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Florida faces lawsuits over its new election law, a medical board fines an Indiana doctor for speaking about a 10-year-old's abortion, and Minnesota advocates say threats to cut SNAP funds are off the mark.

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The White House and Speaker McCarthy gain support to pass their debt ceiling agreement, former President Donald Trump retakes the lead in a new GOP primary poll, and Texas Attorney General Ken Paxton is impeached.

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The growing number of "maternity care deserts" makes having a baby increasingly dangerous for rural Americans, a Colorado project is connecting neighbor to neighbor in an effort to help those suffering with mental health issues, and a school district in Maine is using teletherapy to tackle a similar challenge.

'Spousal Impoverishment' Preserves Assets from Medicaid Recovery

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Monday, March 13, 2023   

Seventy percent of those who reach age 65 will need long-term care services or expensive in-home nursing care, and 42% of it nationwide is paid for by Medicaid.

With long-term care costing nearly $100,000 a year in Nebraska as of 2022, assets can quickly be wiped out.

Ann Mangiameli, an attorney in Omaha, said states are required to "recover" funds Medicaid spends on in-home or out-of-home nursing care for those 55 and older, but the Spousal Impoverishment program allows the healthy spouse to preserve a portion of their assets. It includes their house, if the spouse continues to live there.

She pointed out if one member of a couple may need nursing home care, they should request a "Spousal Impoverishment" assessment through the Department of Health and Human Services, which involves dividing their total assets in half.

"And then they look at the half of the assets that goes to the spouse that's going to be considered the one needing the nursing care," Mangiameli explained. "That person needs to spend their assets down to $4,000 in Nebraska to qualify for Medicaid."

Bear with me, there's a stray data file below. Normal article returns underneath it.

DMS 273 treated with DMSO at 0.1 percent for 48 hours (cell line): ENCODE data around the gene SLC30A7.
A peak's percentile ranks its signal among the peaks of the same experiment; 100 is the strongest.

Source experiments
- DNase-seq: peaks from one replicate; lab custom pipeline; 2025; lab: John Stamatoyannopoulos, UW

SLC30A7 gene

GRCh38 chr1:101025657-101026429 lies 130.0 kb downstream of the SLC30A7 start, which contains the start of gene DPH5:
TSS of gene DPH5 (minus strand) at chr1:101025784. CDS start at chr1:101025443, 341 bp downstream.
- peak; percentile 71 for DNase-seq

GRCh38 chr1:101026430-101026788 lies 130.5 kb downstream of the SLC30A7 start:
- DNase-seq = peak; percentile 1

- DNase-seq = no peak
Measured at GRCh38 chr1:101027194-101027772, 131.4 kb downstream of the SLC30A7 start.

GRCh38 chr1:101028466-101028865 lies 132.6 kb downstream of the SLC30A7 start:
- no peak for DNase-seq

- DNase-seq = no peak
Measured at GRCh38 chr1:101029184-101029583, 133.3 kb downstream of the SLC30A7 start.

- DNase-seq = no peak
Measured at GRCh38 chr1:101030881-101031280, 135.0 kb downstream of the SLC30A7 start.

Mangiameli noted the house is not considered when totaling the couple's assets. She said once the spouse needing care qualifies for Medicaid, the house should be transferred to the name of the spouse living there, referred to as the "community spouse." If it is not done, and the community spouse dies first, the house becomes eligible for Medicaid recovery since it is considered an asset of the spouse who's receiving Medicaid.

As of 2022, the "community spouse" can keep a maximum of roughly $137,000 and a minimum of roughly $27,000. They can also keep their income up to just over $3,400 a month, with amounts adjusted annually based on inflation.

Mangiameli emphasized by delaying the Medicaid assessment until the couples' assets have further dwindled, the community spouse may qualify to keep a lower amount. She also cautioned seniors assets given away within five years of applying for Medicaid -- the current "look-back" period -- will be considered when determining total assets. Although it will not permanently disqualify a person from Medicaid, it will result in a "penalty period."

"So, let's say you gave away $100,000, and the nursing home that you're going into is $10,000, you are ineligible for a period of 10 months," Mangiameli outlined. "It's the actual cost of the facility up to whatever that amount of money is."

Mangiameli added since 2017, the state law said all assets, with or without a probated will, and including those in a trust, may be eligible for Medicaid recovery.

Nebraska's Spousal Impoverishment Program and Medicaid Recovery both include a number of exceptions and special considerations, so Mangiameli urged seniors to consult with an elder law attorney and not delay seeking a Spousal Impoverishment assessment if they anticipate needing Medicaid in the future.

"People need to know that Medicaid Recovery is a thing; that they will get letters," Mangiameli stressed. "Nebraska is required to try to get paid back for any Medicaid payments, specifically once they are in nursing homes. And families usually don't know that until they get those letters in the mail."


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